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Nostalgia Is Better For You Than You Think

This article is written by a student writer from the Her Campus at UFL chapter.

Nostalgia: a feeling we love to hate and hate to love, and one that seems to have the mystical powers of acting as a personal time machine.

For example, you hear that Backstreet Boys’ song, and suddenly you’re transported back to the simpler times of elementary school, where you’re coloring all over your notebooks and eating mounds of chicken nuggets (well, maybe these are still activities you pursue to this day). You stumble across a photo of you and a friend you’ve lost touch with, and scenes of your fun times together surge to the front of your brain and play out like a movie reel. You laugh hysterically with friends over memories of how strange you all were in high school, and you wonder how you transformed into who you are today (possibly still just as weird, but at least you own it).

There’s something mysterious about how nostalgia works, mustering up dormant memories you weren’t even sure you still held on to. And it’s that lack of permanence that jerks itself into realization that gives nostalgia its bittersweetness. It’s the fact that everything around us is constantly changing. It’s that desperate grip we have to make time just stop for a second, so things can just stay how they are for a bit. It’s that yearning to go back to times we were sure of and happy in. It’s that eeriness that time is ticking before our eyes, but also the excitement that the moments that are happening right here, right now could become sweet memories one day.  Darn it, I’m getting all sentimental just thinking about it.

Those chills that nostalgia brings up can be pretty wild, and when you think about all the time in between your past and now, suddenly it’s apparent how much progress you’ve made and how many memories are made in a day, a month, a year, a decade… a lifetime. It’s pretty remarkable to look back on these times and sense that you’re not the person you once were when those memories were being written.

And when you can take the time to sink into the pool of nostalgia, and let all of those memories roll over you in a wave, it turns out that you’re actually doing yourself a huge favor.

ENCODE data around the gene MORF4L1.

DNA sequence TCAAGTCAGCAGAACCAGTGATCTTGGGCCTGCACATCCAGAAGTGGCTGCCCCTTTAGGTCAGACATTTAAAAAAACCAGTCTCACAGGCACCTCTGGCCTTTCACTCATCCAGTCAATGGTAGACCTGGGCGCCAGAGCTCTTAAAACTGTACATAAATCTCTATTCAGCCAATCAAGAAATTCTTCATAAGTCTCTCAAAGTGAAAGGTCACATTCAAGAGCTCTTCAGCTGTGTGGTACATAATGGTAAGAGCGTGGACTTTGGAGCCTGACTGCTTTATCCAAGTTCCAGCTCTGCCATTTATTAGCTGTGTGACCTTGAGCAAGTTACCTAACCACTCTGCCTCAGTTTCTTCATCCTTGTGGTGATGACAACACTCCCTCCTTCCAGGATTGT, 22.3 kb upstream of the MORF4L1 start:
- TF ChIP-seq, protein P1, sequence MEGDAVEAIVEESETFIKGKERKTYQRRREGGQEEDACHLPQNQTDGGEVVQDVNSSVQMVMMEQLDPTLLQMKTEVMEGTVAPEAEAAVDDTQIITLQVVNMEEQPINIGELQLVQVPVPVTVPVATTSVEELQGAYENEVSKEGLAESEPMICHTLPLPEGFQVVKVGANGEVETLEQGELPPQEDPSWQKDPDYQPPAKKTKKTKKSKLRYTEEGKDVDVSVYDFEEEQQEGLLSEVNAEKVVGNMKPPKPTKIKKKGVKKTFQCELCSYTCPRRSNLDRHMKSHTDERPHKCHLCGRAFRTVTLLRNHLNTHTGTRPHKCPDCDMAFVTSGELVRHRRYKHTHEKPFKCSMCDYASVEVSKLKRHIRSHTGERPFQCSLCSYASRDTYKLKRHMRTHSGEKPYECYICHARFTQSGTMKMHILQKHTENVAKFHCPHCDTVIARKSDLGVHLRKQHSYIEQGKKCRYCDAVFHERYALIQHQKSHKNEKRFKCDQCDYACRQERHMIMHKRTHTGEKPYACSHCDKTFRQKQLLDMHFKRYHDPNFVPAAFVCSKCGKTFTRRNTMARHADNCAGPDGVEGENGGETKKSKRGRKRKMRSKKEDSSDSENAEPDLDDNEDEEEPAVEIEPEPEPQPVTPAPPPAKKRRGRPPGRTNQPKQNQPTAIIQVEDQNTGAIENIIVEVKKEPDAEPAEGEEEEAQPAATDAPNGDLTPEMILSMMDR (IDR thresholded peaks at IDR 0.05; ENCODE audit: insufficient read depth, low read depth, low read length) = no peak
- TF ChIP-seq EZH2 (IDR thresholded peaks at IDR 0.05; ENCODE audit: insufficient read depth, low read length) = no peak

TED says that studies have shown that remembering meaningful and rewarding experiences can limit stress, anxiety and loneliness and help increase self-esteem and feelings of social belonging. It can even cause people to act more charitably and kind.

In addition, Scientific American reports that experiments have shown that when subjects sunk into reveries by listening to nostalgic songs or by reminiscing on old times, they reported a higher sense of connection to their identities, and thus, a heightened sense of self and purpose in life.

And The New York Times says that having these types of experiences also increased subjects’ likeliness to agree that they feel “loved” and that “life is worth living.”

It turns out that connecting with the past adds texture to the meanings of our lives. Not only does this increase life satisfaction, but it provides hope. Knowing that you made it through hard times in the past, and having a sense of self-continuity that you’re still that same, strong person, proves to you that you can take on future bumps in the road.

Something I find myself doing at multiple points in the day is to stop for a second, look around, and remind myself about where I am in my life – that this is the youngest I’ll ever be, and these times are the ones I’ll be aching for when I’m older. Doing this reminds me to be so grateful for the “now,” because these moments we’re living in the present are only going to happen once!

The film strips of our lives will continue to reel on, and even though times will have slipped beneath us and live in the past, we should still revisit them often. We should also keep in mind that some of the best times of our lives are still waiting for us to catch up to them.


Photo credits: www.theflexiblechef.com


Tori Rubloff is a National Feature Writer and News Blogger. She is a senior at the University of Florida, and will be pursuing a Master’s in Mass Communication next fall. Her dream is to work in the journalism and writing fields to make positive social change and spread big ideas. She enjoys reading, listening to podcasts, journaling and jamming out to old school R&B.